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WHAT IS SYMPHONIC METAL?

Symphonic metal, sometimes known as operatic metal when referring to artists fronted by an (usually female) operatic singer, is a sub-genre of heavy metal music. Symphonic metal is heavily influenced by classical music, with bands creating symphonies to back a more traditional metal setup of vocals, guitars, bass and drums. The sound is most typically created with a synthesiser; however actual orchestration is often used as well, and choirs are also a commodity within the genre. Unlike other metal music styles, the keyboards generally have more of a leading role in an artist’s sound than the guitars.

Symphonic metal finds its roots in the Swedish band Therion, who originally played death metal. The 1996 album Yeah! Yeah! Die! Die! Death Metal Symphony in Deep C by Finnish band Waltari is also considered to have been an important influence on the genre. Therion had dabbled in experimental ideas and classical influences, but with the release of their fifth album Theli in 1996 the band was producing what is now considered to be symphonic metal. Such releases provided the template for bands such as Nightwish and Within Temptation, who both released their first albums in 1997, although each had elements of other genres in their sounds, those being power and folk metal on Nightwish’s Angel’s Fall First and gothic metal on Within Temptation’s Enter, which is actually best considered a gothic metal release, although the band would later become more symphonic based with the release of their second album, Mother Earth in 2000. Although the birth of symphonic metal as a genre is associated with the late 90s, metal artists had made use of symphonic elements long before that - for instance, Celtic Frost's To Mega Therion (1985) and Into the Pandemonium (1987) both contain tracks that feature symphonic elements, and in 1969, proto-metallers Deep Purple released Concerto for Group and Orchestra which features The Royal Philharmonic Orchestra.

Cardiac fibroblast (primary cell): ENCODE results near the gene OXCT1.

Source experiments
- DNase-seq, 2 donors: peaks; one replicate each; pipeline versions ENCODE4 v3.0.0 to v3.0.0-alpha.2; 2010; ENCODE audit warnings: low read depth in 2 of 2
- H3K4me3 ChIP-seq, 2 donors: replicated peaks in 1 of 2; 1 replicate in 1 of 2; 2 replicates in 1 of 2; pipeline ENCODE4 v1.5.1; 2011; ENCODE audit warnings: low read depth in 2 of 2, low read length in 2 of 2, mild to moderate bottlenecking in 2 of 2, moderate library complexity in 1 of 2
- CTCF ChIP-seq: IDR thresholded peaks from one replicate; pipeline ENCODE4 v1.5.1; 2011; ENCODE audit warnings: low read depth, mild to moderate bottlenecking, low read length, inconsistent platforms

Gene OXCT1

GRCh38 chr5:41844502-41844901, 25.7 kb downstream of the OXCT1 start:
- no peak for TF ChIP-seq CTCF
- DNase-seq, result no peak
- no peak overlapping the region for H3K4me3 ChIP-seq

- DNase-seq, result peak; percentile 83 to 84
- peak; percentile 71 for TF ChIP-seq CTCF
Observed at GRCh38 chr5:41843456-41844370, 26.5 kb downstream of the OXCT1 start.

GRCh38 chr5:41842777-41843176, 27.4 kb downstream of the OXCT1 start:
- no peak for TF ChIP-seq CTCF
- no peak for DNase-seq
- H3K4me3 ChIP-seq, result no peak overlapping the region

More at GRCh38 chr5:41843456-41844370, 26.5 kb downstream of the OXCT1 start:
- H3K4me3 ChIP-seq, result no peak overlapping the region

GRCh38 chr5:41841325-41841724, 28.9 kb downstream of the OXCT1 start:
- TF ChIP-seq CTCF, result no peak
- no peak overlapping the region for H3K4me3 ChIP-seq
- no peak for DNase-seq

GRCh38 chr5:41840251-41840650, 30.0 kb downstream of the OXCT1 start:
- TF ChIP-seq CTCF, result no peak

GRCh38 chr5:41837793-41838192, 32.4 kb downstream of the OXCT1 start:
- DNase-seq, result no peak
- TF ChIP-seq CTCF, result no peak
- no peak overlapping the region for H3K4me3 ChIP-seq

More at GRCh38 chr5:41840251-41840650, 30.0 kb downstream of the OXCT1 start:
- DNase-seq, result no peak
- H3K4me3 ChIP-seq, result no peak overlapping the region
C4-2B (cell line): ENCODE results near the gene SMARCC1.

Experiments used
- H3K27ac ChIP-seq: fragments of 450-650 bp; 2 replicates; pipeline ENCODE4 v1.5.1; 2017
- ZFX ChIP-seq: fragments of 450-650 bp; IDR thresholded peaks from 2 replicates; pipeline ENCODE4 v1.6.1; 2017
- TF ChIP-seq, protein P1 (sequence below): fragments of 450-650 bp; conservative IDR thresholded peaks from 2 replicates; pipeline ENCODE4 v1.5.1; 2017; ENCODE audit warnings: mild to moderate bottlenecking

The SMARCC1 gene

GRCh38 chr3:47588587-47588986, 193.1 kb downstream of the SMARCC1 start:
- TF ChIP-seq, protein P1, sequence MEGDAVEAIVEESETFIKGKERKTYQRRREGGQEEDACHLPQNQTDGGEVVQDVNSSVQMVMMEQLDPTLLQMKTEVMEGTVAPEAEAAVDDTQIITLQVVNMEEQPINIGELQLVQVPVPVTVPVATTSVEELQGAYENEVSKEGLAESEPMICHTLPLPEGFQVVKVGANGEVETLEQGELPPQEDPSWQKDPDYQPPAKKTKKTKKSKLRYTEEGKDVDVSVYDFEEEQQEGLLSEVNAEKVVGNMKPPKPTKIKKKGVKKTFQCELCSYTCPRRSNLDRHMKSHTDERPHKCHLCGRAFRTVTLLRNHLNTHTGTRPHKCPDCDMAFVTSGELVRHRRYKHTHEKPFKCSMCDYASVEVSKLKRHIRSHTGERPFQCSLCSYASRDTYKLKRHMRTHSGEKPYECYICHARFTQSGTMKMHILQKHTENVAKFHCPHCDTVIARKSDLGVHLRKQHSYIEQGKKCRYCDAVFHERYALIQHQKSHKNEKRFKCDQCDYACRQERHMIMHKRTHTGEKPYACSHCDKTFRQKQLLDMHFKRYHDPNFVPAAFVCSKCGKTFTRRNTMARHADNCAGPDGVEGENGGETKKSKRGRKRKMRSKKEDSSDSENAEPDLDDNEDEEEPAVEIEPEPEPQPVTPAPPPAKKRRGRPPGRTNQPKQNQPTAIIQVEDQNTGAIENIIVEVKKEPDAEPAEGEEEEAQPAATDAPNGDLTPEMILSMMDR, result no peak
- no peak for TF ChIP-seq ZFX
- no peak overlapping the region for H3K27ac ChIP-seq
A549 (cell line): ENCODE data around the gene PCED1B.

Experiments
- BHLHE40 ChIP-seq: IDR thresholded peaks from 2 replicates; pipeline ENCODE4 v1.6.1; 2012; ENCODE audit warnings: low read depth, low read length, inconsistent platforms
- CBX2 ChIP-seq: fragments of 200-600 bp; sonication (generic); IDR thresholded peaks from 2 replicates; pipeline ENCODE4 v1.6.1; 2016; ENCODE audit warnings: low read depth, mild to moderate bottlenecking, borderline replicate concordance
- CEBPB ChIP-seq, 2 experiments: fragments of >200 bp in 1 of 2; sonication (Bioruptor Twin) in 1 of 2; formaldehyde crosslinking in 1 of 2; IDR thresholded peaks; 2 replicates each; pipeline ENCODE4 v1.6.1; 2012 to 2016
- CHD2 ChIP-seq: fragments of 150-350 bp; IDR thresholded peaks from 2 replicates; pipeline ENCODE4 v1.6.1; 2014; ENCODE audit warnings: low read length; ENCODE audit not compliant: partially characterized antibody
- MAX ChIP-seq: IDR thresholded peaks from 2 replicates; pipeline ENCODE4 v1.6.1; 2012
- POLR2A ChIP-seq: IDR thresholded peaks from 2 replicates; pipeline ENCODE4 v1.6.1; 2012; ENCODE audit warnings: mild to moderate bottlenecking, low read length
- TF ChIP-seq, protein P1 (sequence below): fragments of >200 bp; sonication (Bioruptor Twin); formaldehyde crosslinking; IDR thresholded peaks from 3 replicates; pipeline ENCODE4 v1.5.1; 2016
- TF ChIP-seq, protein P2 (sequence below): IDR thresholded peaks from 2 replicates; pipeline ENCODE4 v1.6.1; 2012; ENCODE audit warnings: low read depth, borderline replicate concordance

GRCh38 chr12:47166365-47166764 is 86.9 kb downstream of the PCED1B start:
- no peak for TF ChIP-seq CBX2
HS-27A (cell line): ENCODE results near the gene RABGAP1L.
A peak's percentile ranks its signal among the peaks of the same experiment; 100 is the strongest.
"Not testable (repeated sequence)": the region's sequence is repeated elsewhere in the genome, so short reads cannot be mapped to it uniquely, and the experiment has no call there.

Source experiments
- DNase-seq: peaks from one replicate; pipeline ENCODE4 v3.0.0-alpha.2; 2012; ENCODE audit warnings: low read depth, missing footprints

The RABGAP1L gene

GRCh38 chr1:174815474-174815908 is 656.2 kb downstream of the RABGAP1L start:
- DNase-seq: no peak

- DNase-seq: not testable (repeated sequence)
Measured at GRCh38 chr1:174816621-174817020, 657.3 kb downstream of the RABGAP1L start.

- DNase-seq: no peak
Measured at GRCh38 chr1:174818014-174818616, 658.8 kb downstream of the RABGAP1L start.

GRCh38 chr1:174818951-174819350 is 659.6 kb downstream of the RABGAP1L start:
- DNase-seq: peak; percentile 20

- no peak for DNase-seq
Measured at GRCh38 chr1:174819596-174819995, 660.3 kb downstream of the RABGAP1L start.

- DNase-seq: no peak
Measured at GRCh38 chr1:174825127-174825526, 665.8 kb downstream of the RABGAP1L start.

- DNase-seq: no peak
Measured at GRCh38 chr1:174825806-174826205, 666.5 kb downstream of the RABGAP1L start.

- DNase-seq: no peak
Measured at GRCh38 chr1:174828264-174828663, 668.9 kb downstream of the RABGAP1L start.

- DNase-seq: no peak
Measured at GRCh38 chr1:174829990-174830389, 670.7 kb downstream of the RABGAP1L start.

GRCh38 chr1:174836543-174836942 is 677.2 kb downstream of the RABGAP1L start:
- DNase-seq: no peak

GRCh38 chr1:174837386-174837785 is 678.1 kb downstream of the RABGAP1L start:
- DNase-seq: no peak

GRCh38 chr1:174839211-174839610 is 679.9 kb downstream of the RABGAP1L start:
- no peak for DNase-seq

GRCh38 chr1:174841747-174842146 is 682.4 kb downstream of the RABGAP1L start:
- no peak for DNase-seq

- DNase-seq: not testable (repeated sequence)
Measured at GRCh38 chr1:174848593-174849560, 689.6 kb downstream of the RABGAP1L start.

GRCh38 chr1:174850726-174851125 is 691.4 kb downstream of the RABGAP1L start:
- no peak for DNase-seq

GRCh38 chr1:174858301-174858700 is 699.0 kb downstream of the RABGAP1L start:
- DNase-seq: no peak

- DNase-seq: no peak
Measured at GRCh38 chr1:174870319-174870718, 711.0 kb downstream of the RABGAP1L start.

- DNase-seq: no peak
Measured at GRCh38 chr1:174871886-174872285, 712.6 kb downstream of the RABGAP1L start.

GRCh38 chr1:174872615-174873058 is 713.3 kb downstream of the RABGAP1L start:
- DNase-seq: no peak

The term symphonic metal is sometimes used to describe any band that uses symphonic elements, particularly if those symphonic elements are greater than what is normal for the genre in question. There are a few notable and common hybrid symphonic metal styles; symphonic black metal, symphonic power metal and symphonic gothic metal, although there are some less common hybrids such as symphonic death metal, and with the emergence of artists like Across the Sun and Winds of Plague, symphonic metalcore. Each of these styles retains the elements of said style without the symphonic prefix however, which means that when considering symphonic metal as a standalone genre there are not as many artists that can be considered as such as there may initially appear. Even many of the most known artists of the style containing many elements of other metal styles, such as power metal in Nightwish and progressive metal in Epica. Therefore symphonic metal bands are best defined as such if they have a dominant classical influence to them. This is especially important where symphonic gothic metal acts are concerned, as there can be much overlap between the two styles.

While many symphonic metal bands feature a female lead singer, it is not a staple of the genre, although such bands tend to have been more commercial successful both within and without of the metal circles due to having more mainstream accessibility to their music. Many female vocalists in the genre sing in an operatic classical style, which works to effect with the classical inspired symphonic backing. It is this particular brand of symphonic metal that has been alternately labelled as operatic metal. Some artists such as Epica, After Forever, and the early work of Within Temptation combines the female vocals with death growls, in a style that is commonly referred to as ‘Beauty and the Beast’ vocals. This approach has also been utilised in some female fronted gothic metal artists.

Although symphonic metal is widely seen as one of the more commercial metal genres, there exists an extreme variant of the style. Taking more cues from extreme metal sub-genres than normal but retaining the dominant classical influence, the term is best used to describe bands that are influenced by black and death metal, but keeping their main focus on the classical influences. Such artists are less common however, and the term extreme symphonic metal has been used interchangeably with symphonic black metal.

- Written by adg211288 with the input of the Metal Music Archives Admin Team http://www.metalmusicarchives.com/subgenre/symphonic-metal